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This question already has an answer here:

I am trying to integrate the difference in a stepwise function and a continuous function, but the value I am getting is as if the step-wise function were identically zero, which I know it is not. Here is my code

NumLessThan[x_, data_] := (i = 1; 
  For[i := 1, x > Sort[data][[i]] && i <= Length[data], ,If[++i > Length[data], Break[]]]; i - 1)    
CDFDisc[x_, data_] := NumLessThan[x, Sort[data]]/Length[data]

data = 
 RandomVariate[NormalDistribution[], 
  2]; Plot[{CDF[NormalDistribution[], x], CDFDisc[x, data]}, {x, -5, 
  4}]

NIntegrate[
 Abs[CDF[NormalDistribution[], x] - CDFDisc[x, data]], {x, -10, 10}]
(* 10. *)

Plot[
 Abs[CDF[NormalDistribution[], x] - CDFDisc[x, data]], {x, -10,
   10}, PlotRange -> Full]

NIntegrate[CDF[NormalDistribution[], x], {x, -10, 10}]
(* 10. *)

I am aware that my discrete CDF function is algorithmically terrible, but I am just trying to get it to work before I make it computationally more optimal. The function CDFDisc outputs the correct values. And when I plot the integrand, I get exactly what I would expect. The mystery is why, inside NIntegrate it is treating CDFDisc as if it were zero everywhere.

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marked as duplicate by xzczd, MarcoB, Community Jun 20 '18 at 18:49

This question has been asked before and already has an answer. If those answers do not fully address your question, please ask a new question.

  • 1
    $\begingroup$ I think you are looking for CDF[EmpiricalDistribution[data], x] $\endgroup$ – rhermans Jun 20 '18 at 15:14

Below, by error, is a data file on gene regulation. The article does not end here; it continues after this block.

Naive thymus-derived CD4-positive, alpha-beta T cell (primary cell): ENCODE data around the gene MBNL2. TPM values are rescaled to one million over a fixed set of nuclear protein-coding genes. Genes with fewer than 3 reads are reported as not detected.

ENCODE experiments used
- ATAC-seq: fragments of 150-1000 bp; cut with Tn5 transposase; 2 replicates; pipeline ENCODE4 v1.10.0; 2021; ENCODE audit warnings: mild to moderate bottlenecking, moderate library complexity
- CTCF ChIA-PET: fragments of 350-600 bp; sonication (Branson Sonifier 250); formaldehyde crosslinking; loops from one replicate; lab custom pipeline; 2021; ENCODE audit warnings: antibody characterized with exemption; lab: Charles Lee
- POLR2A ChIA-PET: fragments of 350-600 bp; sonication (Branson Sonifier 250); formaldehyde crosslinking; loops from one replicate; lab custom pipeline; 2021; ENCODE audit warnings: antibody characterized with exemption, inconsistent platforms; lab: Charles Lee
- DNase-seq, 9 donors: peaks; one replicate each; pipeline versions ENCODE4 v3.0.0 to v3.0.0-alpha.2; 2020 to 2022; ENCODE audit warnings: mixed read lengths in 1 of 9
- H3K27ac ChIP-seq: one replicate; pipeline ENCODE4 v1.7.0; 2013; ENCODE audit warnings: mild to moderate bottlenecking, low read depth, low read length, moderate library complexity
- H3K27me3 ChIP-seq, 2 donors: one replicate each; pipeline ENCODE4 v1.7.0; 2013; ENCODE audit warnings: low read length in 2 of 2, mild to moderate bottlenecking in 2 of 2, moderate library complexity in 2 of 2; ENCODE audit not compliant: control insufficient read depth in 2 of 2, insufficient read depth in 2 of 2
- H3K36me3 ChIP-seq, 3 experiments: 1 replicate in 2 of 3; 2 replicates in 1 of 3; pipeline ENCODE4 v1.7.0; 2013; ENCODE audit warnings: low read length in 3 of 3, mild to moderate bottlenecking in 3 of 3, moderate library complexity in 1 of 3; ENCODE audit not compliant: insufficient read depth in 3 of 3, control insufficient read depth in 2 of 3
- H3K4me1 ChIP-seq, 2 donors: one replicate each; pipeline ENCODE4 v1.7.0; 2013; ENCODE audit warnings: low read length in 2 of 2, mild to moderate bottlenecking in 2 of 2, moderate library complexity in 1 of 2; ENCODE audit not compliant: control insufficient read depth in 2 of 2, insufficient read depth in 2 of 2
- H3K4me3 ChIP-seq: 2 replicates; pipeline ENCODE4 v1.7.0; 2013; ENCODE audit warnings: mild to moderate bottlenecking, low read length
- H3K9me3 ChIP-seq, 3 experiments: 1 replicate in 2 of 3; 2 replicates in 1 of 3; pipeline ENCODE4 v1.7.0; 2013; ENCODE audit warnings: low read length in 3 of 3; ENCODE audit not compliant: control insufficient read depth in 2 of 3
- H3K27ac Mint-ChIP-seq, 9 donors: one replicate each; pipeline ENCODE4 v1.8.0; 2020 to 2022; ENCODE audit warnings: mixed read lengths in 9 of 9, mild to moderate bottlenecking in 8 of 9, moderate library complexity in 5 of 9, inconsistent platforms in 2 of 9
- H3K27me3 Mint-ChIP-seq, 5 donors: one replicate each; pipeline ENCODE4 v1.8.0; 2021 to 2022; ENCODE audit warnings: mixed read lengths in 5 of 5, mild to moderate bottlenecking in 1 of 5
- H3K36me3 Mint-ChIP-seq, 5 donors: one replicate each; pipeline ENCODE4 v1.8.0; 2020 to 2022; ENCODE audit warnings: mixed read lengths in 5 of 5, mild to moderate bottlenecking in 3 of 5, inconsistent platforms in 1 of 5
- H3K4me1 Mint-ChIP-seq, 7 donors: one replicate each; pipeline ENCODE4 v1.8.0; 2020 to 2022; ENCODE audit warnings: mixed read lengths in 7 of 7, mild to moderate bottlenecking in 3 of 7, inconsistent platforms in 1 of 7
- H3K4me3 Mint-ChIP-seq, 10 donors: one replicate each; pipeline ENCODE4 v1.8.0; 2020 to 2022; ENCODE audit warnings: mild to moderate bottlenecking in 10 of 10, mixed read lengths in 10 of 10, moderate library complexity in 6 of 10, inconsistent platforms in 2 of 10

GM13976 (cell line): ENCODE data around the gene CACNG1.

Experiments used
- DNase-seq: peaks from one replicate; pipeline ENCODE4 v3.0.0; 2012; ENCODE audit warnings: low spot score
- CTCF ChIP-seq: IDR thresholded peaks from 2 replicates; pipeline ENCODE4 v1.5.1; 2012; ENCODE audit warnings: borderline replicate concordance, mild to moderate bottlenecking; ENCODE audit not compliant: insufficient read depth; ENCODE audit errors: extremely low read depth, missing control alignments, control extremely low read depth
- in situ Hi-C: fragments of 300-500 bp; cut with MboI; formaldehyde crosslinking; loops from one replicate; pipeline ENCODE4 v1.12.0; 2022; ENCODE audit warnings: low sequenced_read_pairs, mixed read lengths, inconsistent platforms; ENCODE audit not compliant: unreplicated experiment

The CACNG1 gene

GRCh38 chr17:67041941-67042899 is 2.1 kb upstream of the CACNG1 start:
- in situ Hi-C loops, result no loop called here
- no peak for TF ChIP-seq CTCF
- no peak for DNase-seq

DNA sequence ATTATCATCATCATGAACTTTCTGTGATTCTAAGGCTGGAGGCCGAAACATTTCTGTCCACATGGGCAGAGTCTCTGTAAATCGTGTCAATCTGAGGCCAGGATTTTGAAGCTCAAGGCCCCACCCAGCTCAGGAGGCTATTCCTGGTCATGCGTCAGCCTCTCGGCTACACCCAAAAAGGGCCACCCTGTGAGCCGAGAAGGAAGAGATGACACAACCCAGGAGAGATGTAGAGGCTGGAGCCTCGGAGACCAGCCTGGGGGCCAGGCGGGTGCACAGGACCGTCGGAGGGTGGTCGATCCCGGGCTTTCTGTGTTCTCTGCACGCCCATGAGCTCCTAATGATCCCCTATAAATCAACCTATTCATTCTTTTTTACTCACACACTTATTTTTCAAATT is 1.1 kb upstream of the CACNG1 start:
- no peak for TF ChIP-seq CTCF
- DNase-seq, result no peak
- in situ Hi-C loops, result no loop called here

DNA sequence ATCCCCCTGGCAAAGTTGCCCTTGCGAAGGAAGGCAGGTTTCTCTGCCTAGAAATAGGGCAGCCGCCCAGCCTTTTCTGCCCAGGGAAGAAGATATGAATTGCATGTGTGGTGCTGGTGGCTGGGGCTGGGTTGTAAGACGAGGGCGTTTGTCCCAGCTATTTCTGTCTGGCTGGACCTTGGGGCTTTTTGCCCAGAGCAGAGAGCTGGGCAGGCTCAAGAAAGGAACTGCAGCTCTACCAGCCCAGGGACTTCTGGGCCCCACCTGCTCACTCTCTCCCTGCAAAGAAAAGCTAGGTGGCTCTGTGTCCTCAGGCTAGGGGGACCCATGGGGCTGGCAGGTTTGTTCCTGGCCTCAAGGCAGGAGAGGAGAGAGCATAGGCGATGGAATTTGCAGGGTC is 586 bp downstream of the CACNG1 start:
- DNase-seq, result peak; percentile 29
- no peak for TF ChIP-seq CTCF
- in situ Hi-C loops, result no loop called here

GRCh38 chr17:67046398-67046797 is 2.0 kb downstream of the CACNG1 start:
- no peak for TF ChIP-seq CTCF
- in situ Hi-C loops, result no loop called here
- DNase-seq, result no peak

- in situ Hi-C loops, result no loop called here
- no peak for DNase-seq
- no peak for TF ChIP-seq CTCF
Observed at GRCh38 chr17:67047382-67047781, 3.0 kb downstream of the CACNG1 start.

• $\begingroup$ Cool, of course Mathematica has a built in function for this. Thank you. Do you have any ideas why what I did breaks though? For some reason NIntegrate thinks my CDFDisc is zero, and I can't figure out why. In addition to getting this specific example working I want to get an understanding of how what I did is wrong. $\endgroup$ – irh Jun 20 '18 at 15:18
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    $\begingroup$ Because Mathematica it's trying to be clever and solve the integral analytically first. Use x_?NumericQ to force a numerical only interpretation. $\endgroup$ – rhermans Jun 20 '18 at 15:26
  • $\begingroup$ Thank you so much. I think your last comment just clarified a lot about how Mathematica works, and cleared up a lot of frustration/confusion. $\endgroup$ – irh Jun 20 '18 at 15:30
  • $\begingroup$ While the underlying principal might be the same, had I read that question before reading your answer to mine, I would not have realized they were related. Just saying, having them both online might provide future value to confused noobs like myself. $\endgroup$ – irh Jun 20 '18 at 15:38
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rhermans has already suggested a better way for coding CDFDisc, here I'll just explain why your CDFDisc seems to be zero. It's because:

  1. Though NIntegrate has the attribute HoldAll, it symbolically evaluates its integrand before integrates it. See this post for more information.

  2. CDFDisc[x, data] evaluates to 0 as long as x is a symbol.

So, once again, a straightforward way to fix your code is adding _?NumericQ to CDFDisc:

CDFDisc // Clear
CDFDisc[x_?NumericQ, data_] := ……

BTW the following is another way to define CDFDisc:

CDFDisc[x_] = 
 Simplify`PWToUnitStep@
  Piecewise[{Range@Length@data/Length@data, x > # & /@ Sort[data]}\[Transpose] // 
    Reverse]
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  • $\begingroup$ Figuring out how your CDFDisc function works has taught me so much about MMA. Thank you. The part I still don't understand is the Simplify`PWToUnitStep@ at the beginning, as I can't find PWToUnitStep in any documentation, although it is clear I think what the effect is. $\endgroup$ – irh Jun 20 '18 at 18:47
  • $\begingroup$ @irh Yeah it's not documented but as you've noticed its usage is pellucid and is briefly introduced in this post. It's actually not necessary for defining CDFDisc, I add it because piecewise function defined with UnitStep is usually more efficient and convenient for numeric calculation. This function is also used in dozens of posts in this site, you may have a look: mathematica.stackexchange.com/… $\endgroup$ – xzczd Jun 21 '18 at 0:34

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